if Dr. Bob was French... ? (SIX WEEKS VERSUS THREE MONTH HIV TESTS)
Feb 10, 2009
suppose for a minute you were French - or just being in doctor in France. The authorities there consider an Antibody/Antigen test conclusive at 6 weeks. (For standard Ab tests, they say 3 months, like CDC). Ok. Now, someone asks you in this forum, is a 6-week Ab/Ag test conclusive? Do you still reply that only a 3-month test is conclusive?
(My exposure: wild making out with another guy - but no penetration of any kind (neither oral nor anal). We did however deep kissed and tight embracing while naked, in the possible presence of cuts on our bodies. Got an 8-week negative Ab/Ag test).
Would French Dr.Bob advise me to retest? What about the real Dr.Bob?!
Thank you. You're an awesome person.
Response from Dr. Frascino
Bonjour Monsieur Dan!
Je parle la langue de Molière. Alors, peut-être je suis français !!!??
My job as "Dr. Bob," whether French, Italian or Zimbabwean, is to provide science-based factual information. I'm really not here to criticize or support one set of guidelines versus another. Also, guidelines are only that: "guide"-lines. They are not absolutes. For instance, if someone decides to calculate three months as 90 days (3 months x 30 days) rather than 84 days (7 days x 12 weeks), does that make his method more accurate or definitive than the other? And of course if someone is comfortable with an 84-day test result, what about a negative test at 83 days? If I were to say 83 days is fine, then someone would write in immediately and ask about 82.5 days, etc., etc., etc.
That was a longwinded introduction to a specific answer to your question. I don't make the guidelines and I have no reason to criticize the French guidelines. Obviously those who devised and approved these guidelines have sufficient data using their specific type of combination HIV-antibody plus HIV p24 antigen tests to support their recommendations. One of the reasons I cannot/do not generalize this recommendation is that all the eyeballs currently reading this response do not reside in France. HIV testing is not exactly the same worldwide. The availability of different generations of HIV tests varies considerably from place to place. So if you and I were both in Paris, I would advise if the French guidelines suggest a six-week "test" is conclusive, then a six-week test is conclusive; however, I would also advise many other published guidelines recommend a three month test for a definitive result. I would then review the level of HIV risk and make a recommendation for the specific situation. The patient, of course, always has the option to retest at three months or six months (old guidelines), if he so desires. That said, if you showed up in my office in Paris, San Francisco or Zimbabwe with a risk of "wild making out with another guy but with no penetration of any kind . . ." I would advise "A l'aise Blaise," (in Paris) "Relax Max" (in San Francisco) or "whatever relax is in Ndebele, the language of Zimbabwe" (in Chitungwiza), your HIV risk is nonexistent and HIV testing of any type is not warranted medically. The only reason to consider testing is a psychological one: to put your unwarranted HIV fears permanently to rest.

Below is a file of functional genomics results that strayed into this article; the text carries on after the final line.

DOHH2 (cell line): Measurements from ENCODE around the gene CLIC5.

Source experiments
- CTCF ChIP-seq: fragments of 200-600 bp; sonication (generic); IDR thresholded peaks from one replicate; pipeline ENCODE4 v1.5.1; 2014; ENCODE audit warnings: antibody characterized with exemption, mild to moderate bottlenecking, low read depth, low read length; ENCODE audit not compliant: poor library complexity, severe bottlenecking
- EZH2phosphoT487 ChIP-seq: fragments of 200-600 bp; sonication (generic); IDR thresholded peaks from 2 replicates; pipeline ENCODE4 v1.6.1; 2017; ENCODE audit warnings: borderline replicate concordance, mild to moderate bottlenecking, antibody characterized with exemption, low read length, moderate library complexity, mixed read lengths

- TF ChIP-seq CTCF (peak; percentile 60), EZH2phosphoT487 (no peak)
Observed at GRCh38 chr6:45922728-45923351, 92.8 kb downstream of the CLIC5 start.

Hope that helps.
Get Email Notifications When This Forum Updates or Subscribe With RSS
- Stinging Pain After Licking Genital Worried I Have HIV
- How Do You Test For Trichomoniasis?
- How Does Hydrogen Peroxide Cure Vaginal Infections?
- How Long Does It Take To Get Genital Warts?
- If A Man Pulls Out Before He Comes Can I Still Get A Std?
- List Of Sexually Transmitted Infections Does Doxycycline Monohydrate Treat
This forum is designed for educational purposes only, and experts are not rendering medical, mental health, legal or other professional advice or services. If you have or suspect you may have a medical, mental health, legal or other problem that requires advice, consult your own caregiver, attorney or other qualified professional.
Experts appearing on this page are independent and are solely responsible for editing and fact-checking their material. Neither TheBody.com nor any advertiser is the publisher or speaker of posted visitors' questions or the experts' material.